Technology shapes art, Lucas believes, and film technology was birthed in the Bay Area.
“When I moved here in 1969 right out of college, I stayed here, I built my business here, I never made a film in Hollywood,” Lucas said at a public meeting on the mid-Crissy Field site, pitching his museum idea to the Presidio Trust and to the crowd. “I’m proud of being a San Franciscan.”
At 95,000 square feet, the Lucas Cultural Arts Museum is a love poem to the history of technological art. Statues of Star Wars and other cinematic characters line the walls in mock-ups. Promotional videos for the museum show kids staring excitedly at laptops and levitating X-Wings, the spacecraft of Jedi hero Luke Skywalker, with the push of a button.
In his videos and speeches about the museum, Lucas touts the Bay Area as a hub of cinema, promising his museum would draw Pixar and LucasFilm luminaries to teach and inspire the next generation of filmmakers. The museum has hands-on digital workshops cooked into the design of the building.
“This is our chance to show young people what cinematic design is,” Lucas said. He’s shown that dedication through his nonprofit, Edutopia, bringing digital lesson plans into public school classrooms.
But as much as Lucas values the technology of cinema he also values pop art, and Star Wars is the ultimate pop adventure fantasy.
Lucas said that storytelling art, “derisively called illustration,” never gets a fair shake in museums. Now is the time, and the main event in his museum would celebrate an artist made famous by Christmas cards and Boys’ Life Magazine.
The Star Wars director’s collection of Norman Rockwell paintings is widely known in the art world, touring the US and the Smithsonian American Art Museum. As with all art that appeals to the masses, ex-San Francisco Mayor Willie Brown loves it.
“Lucas has what amounts to a museum of Hollywood, mixed with the kind of art you don’t need a curator to explain,” Brown wrote in a July edition in his Chronicle column, Willie’s World. “Think the Empire meets Middle America.”
Willie Brown isn’t the only luminary to back the Lucas proposal. At each public meeting and in every public letter written to the Trust, an empire of rich folks and techies sang songs of praise for the Lucas Cultural Arts Museum.
Mayor Ed Lee, tech venture capitalist Ron Conway, Pixar film director John Lasseter, Saleforce.com CEO Marc Benioff, Twitter co-founder Biz Stone, MC Hammer, and Tim Ritchie, president of San Jose’s The Tech Museum of Innovation, all actively support the Lucas proposal.
The morals and mores of tech are all over the letter that Conway, the godfather of Silicon Valley, wrote to the Presidio Trust: “As you know, I have a passion for making and keeping San Francisco at the forefront of innovation. Certainly, there is no greater innovator around than George Lucas. His businesses have transformed the tech sector, specifically digital technology. San Francisco deserves this museum. It demands it.”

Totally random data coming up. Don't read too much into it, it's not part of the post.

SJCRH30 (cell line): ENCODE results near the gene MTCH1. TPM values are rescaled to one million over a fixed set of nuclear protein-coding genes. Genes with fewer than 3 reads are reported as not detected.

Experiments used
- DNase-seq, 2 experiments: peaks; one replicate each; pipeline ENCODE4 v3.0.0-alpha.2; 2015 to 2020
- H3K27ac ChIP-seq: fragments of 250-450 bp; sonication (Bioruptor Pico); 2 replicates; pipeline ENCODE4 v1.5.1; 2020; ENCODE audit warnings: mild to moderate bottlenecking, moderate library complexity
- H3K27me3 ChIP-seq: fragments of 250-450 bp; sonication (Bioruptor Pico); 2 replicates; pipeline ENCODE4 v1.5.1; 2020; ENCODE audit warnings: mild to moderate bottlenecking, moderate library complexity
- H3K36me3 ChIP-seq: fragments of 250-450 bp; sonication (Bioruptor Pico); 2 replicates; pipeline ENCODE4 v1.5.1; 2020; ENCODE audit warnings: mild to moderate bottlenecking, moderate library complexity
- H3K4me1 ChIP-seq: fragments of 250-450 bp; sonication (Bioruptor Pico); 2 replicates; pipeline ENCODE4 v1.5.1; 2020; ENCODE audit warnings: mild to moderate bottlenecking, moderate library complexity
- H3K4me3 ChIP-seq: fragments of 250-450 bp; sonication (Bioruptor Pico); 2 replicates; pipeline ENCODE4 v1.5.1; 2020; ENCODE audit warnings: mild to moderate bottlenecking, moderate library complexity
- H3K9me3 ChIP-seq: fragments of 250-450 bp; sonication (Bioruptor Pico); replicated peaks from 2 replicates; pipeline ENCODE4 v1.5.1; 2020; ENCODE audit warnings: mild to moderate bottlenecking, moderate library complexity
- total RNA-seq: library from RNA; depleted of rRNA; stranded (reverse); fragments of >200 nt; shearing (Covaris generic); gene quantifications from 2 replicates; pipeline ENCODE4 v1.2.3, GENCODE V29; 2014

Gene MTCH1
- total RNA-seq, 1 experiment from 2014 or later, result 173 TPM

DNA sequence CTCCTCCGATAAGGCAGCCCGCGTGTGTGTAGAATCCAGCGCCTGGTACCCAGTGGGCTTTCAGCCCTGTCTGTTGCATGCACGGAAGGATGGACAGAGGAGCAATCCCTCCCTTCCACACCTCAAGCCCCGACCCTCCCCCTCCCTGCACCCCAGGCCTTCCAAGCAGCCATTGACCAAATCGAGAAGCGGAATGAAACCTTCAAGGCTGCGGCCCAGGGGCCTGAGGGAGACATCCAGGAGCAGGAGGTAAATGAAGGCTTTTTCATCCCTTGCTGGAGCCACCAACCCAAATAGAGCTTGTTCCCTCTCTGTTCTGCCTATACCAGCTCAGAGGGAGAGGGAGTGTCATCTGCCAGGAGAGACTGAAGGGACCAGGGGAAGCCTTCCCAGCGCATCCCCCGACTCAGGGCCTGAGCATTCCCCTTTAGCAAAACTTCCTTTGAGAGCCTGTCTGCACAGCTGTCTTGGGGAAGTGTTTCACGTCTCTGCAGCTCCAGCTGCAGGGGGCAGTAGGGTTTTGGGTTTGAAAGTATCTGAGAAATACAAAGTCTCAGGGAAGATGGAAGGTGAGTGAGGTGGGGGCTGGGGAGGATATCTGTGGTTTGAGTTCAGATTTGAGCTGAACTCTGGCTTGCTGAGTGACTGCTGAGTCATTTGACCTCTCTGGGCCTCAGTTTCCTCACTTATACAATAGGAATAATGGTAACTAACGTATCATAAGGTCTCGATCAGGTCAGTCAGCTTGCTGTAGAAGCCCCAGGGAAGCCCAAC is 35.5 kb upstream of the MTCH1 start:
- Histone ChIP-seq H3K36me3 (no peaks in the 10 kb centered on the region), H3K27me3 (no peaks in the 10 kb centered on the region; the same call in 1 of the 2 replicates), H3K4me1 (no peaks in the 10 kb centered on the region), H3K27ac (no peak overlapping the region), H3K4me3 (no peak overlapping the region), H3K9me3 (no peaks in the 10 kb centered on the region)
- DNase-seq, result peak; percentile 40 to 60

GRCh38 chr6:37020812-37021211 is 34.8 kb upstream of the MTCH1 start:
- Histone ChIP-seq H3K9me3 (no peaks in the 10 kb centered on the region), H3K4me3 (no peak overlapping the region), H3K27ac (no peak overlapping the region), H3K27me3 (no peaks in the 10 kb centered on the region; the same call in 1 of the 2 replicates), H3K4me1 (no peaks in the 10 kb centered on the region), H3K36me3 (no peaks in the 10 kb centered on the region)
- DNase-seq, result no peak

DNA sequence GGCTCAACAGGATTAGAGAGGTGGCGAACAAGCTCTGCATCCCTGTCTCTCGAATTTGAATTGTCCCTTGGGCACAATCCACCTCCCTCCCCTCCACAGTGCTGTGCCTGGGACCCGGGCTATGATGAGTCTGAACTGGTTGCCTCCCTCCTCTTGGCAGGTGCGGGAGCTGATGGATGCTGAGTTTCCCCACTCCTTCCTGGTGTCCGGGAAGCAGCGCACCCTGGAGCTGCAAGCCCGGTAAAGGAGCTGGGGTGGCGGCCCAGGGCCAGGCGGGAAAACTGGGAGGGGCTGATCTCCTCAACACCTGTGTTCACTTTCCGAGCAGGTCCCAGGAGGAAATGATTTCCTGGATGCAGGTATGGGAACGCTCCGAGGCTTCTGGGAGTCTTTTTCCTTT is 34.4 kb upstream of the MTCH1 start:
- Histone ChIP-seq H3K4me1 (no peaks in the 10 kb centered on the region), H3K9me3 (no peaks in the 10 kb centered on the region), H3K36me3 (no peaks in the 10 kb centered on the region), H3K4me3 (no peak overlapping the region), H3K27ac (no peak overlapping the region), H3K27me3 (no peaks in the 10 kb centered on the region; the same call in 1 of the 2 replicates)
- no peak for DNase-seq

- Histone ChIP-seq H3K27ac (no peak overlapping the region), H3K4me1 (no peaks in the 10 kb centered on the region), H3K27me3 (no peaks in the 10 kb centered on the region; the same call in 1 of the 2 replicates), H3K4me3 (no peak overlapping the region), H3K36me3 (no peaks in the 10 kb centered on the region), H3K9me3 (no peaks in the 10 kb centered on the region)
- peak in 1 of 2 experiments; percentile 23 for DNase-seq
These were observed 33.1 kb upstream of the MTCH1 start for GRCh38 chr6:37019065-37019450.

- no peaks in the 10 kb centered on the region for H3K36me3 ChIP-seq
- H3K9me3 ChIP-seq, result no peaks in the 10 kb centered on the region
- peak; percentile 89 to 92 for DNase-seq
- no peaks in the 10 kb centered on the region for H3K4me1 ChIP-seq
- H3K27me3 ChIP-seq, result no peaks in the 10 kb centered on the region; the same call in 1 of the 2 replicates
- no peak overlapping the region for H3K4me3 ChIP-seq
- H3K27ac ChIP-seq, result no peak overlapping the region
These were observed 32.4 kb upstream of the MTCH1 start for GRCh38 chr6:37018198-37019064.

Though monied interests backed Lucas, it isn’t like he needs their cash. He pledged to personally finance the creation and operations of his museum.
The Star Wars franchise grossed more than $33 billion for Lucas, according to a study by Wired magazine. Lucas also owned Industrial Light and Magic, a pioneer in the special effects industry with a hand in everything from Back to the Future to the newest Harry Potter and Iron Man flicks. Now Star Wars and his special effects studios are owned by Disney, a deal penned just last year.
Some of that work came out of their studio in the Presidio, where the studio Lucas created pays $5.8 million annually in rent. The Letterman Digital Arts Center is one of two locations of ILM, and it’s an embodiment of Lucas’ plan for the area.
It’s a manicured campus, to be sure. A man-made creek runs down its center towards a serene pond, much lovelier than the swamps of Dagobah that Yoda called home. The white buildings with red shingled roofs confuse visitors into thinking they were erected by peoples long ago. And that’s the point, Lucas spokesperson David Perry told the Guardian.
“It looks like something that could’ve been built at the turn of the century,” he said.
Inside the Lucas museum is an homage to the tech history of the Bay Area, but the architecture’s Mission Revival style is an homage to the birth of San Francisco itself.
A LONG TIME AGO
Long before the rise of the hipsters, the first peoples to chill out in our foggy peninsula were the Ohlone tribes, dating back to the year 700. But the first who built what we know as San Francisco were Spanish soldiers driven by the fires of religion and conquest.